Q: Jack, our Jack Russell terrier mix, has been terrifying the squirrels in our yard. I’m afraid he’ll catch and kill one. What can I do? – B.D., Nashville, Tenn.
A: Your fear is well-founded. Jack Russells are hard-wired to do what they were bred for: hunting small furry things. Generally, they don’t distinguish rabbits from the squirrels we may not mind having in our yards, or between voles and the city rats we decidedly don’t want.
With their ability to climb trees, squirrels at least have a shot at escape, and may actually taunt their attackers from a safe perch. Should Jack catch a squirrel, the prey will do all it can to survive, including biting your pet.
If you’re not in the yard with your dog, no amount of training will matter. I suggest you keep your dog on a long leash (purchase one triple the length of an ordinary 6-foot leash at a pet store or online) and only allow your dog in the yard with you and wearing that long leash. Also, play fetch with Jack so he’s focused on the game – not squirrels.
Q: Our cat has always been an indoor/outdoor pet. Lately, she’s started bringing dazed but living animals home. Last week, she dropped a mouse in the kitchen. The week before, it was a bird that was so startled it couldn’t fly away, and though we let it outside, it probably didn’t survive. Any advice? – V.H., Holly Ridge, S.C.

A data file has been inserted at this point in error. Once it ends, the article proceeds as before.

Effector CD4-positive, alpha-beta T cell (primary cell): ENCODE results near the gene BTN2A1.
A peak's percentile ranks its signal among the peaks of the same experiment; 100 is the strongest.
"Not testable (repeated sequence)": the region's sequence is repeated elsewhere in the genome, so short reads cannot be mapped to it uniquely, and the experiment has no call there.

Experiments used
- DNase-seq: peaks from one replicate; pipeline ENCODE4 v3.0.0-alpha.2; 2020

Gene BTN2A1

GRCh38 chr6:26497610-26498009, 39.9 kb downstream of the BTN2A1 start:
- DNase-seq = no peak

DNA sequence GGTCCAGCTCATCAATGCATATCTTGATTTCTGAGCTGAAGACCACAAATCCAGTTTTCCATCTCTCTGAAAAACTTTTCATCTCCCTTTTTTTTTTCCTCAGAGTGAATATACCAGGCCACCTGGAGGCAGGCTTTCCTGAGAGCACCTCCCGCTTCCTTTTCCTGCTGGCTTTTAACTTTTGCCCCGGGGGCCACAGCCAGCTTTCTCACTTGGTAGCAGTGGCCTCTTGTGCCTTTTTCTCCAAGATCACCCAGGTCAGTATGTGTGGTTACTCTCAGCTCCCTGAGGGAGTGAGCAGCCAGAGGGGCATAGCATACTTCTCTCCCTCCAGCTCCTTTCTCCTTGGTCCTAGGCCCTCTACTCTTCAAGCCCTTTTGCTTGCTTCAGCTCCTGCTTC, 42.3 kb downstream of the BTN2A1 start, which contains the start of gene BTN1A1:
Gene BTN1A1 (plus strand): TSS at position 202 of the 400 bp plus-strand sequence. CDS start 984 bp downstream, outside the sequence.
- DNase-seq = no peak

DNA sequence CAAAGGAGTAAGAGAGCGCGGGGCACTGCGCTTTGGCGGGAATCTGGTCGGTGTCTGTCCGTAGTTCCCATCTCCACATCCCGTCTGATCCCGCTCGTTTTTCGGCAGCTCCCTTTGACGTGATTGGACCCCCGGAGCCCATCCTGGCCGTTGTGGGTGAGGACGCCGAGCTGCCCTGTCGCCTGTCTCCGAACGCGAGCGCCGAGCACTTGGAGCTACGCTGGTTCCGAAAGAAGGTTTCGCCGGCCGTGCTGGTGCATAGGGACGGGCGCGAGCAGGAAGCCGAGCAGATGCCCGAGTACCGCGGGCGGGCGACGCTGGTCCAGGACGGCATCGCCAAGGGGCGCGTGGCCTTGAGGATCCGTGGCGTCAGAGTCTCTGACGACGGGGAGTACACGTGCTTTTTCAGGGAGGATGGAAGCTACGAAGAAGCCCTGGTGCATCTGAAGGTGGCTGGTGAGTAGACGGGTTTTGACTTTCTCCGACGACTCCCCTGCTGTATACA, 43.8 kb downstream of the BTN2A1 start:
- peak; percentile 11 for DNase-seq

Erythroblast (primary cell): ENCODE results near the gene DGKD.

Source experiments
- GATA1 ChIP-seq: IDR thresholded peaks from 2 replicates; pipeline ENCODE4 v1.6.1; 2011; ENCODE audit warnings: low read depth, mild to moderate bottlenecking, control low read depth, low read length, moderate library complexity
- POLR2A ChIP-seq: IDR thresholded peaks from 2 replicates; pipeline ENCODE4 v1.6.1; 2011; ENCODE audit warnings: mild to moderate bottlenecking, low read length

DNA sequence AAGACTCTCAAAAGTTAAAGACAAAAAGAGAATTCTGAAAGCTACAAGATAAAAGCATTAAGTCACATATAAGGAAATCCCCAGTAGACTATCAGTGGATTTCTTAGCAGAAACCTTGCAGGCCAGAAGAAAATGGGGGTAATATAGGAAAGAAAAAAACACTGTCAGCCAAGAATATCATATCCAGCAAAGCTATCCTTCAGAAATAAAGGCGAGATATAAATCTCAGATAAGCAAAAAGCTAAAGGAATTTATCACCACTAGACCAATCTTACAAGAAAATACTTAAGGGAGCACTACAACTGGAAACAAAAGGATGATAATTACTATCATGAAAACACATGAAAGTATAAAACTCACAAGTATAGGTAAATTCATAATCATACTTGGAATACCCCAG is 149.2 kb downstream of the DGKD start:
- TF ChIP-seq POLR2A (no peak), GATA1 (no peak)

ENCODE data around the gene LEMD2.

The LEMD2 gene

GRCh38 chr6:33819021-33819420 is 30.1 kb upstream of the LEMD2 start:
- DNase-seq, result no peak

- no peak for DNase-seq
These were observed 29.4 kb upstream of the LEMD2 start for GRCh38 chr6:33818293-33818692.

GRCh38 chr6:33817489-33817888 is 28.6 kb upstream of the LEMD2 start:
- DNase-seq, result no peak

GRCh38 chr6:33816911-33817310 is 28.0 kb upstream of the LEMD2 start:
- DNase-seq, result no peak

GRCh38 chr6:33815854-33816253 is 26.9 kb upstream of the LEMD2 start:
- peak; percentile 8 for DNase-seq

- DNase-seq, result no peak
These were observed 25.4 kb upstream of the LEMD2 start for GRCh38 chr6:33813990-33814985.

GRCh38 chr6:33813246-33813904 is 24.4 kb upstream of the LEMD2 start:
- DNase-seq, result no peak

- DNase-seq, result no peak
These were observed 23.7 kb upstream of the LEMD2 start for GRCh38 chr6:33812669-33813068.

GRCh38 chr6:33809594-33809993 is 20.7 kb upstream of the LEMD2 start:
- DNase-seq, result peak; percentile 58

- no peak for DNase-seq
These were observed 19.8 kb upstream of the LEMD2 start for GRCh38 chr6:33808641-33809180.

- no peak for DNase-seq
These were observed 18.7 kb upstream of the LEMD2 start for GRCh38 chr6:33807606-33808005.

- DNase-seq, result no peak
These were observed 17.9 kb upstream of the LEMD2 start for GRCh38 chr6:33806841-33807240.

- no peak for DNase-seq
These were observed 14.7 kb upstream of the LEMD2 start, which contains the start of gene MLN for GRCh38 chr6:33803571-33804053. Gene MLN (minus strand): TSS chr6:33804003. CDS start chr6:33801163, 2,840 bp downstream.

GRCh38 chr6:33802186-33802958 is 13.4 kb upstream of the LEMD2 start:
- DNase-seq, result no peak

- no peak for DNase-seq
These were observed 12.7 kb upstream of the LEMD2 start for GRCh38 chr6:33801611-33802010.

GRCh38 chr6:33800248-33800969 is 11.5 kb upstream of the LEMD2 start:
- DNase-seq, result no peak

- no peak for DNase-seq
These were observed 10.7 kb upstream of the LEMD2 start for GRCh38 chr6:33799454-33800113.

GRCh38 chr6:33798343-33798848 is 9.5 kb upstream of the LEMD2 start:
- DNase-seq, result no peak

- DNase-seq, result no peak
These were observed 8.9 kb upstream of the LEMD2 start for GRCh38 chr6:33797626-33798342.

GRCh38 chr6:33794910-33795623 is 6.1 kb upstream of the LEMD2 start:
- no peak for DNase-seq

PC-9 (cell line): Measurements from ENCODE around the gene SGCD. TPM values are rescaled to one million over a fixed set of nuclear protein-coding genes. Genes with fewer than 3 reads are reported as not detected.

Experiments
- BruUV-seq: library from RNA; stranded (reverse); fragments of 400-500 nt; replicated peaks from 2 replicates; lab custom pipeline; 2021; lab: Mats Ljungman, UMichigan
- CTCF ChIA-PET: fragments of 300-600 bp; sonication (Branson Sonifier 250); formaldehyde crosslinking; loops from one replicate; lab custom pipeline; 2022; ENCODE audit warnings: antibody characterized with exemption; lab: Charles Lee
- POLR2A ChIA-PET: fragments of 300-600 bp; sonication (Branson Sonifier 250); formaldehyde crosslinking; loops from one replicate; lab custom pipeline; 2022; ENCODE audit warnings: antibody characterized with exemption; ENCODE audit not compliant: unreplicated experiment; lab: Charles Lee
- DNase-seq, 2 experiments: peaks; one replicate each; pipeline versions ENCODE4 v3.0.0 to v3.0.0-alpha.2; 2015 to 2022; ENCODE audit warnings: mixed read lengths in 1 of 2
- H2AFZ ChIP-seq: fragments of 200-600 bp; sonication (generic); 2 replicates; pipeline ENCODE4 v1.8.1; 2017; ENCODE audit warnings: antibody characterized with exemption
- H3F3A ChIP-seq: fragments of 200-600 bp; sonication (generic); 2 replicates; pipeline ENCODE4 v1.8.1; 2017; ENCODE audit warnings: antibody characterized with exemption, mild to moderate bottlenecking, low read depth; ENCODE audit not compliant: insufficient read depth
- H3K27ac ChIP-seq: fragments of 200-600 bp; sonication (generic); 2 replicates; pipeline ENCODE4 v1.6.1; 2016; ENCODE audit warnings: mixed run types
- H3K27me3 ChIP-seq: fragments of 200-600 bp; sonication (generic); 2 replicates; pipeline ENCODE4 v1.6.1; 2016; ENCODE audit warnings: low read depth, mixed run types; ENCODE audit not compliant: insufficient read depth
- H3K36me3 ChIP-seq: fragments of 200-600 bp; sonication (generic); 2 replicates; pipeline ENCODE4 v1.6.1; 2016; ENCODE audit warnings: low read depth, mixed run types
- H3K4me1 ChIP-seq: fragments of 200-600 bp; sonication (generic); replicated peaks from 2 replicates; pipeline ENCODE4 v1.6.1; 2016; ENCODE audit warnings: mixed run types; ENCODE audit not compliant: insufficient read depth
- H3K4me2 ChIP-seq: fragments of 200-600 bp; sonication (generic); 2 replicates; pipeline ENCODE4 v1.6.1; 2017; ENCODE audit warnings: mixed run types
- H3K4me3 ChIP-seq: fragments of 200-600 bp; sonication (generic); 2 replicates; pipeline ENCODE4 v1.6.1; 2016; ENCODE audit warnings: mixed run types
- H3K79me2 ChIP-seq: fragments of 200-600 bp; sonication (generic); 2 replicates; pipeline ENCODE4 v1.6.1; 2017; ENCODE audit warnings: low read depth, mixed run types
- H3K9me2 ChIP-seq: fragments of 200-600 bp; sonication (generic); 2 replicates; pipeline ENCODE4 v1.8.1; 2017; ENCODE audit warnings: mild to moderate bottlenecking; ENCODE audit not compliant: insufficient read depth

A: Your cat is well fed, but hunting remains instinctive and it’s seemingly fun for many indoor/outdoor cats. Some experts suggest cats actually bring their catches home as “gifts” for us. In any case, I can’t tell you how to “train” your cat not to be a cat.
I don’t know your cat’s age, but older cats often appreciate living indoors only. Others will transition if you transform your home into a feline amusement park with lots of places to climb, new and interesting boxes to explore and rotating toys. One day, place a penny inside a milk carton; on another, offer catnip inside a shoe box; on a third, hide tidbits of tuna your cat can “hunt” for indoors.
As enriching as life may be outside, it’s simply not safe. Indoors-only cats don’t get hit by cars or chased by coyotes, stray dogs or other cats. Cats live longer indoors.
There are also ethical issues to consider. While bird protection groups exaggerate the number of songbirds killed by cats, this does occur. Also, cats allowed to wander outdoors may use neighbors’ gardens as their litter boxes. Their mere presence outside a window can wreak havoc among indoor cats.
My advice: Enrich the feline environment in your home and gradually keep your cat inside more and more, until ultimately she’s an inside-only pet.
Q: We recently adopted a 6-month-old cat. We’ve bought her about 100 cat toys, and now feel like we wasted our money. She’d rather play with string dangling from a doorknob, or paper sacks from the grocery. She’s like the child who prefers the wrapping over the gift. What should we do? – V.D., Charleston, N.C.
A: Do nothing. Just as children have individual preferences when it comes to toys, so do kittens and cats. Most love little balls and mouse toys, but not all. I’ve always contended that the best cat toys can cost nothing, including empty boxes, plastic milk cartons with holes cut into the side where kibble or catnip can tumble out, even toilet paper rolls folded at the ends and stuffed with treats that can dribble from little holes.
What’s important is not how many toys a cat has but how many are new. Put some toys away for a week or two. Then, when you reintroduce them, they’ll seem new all over again.
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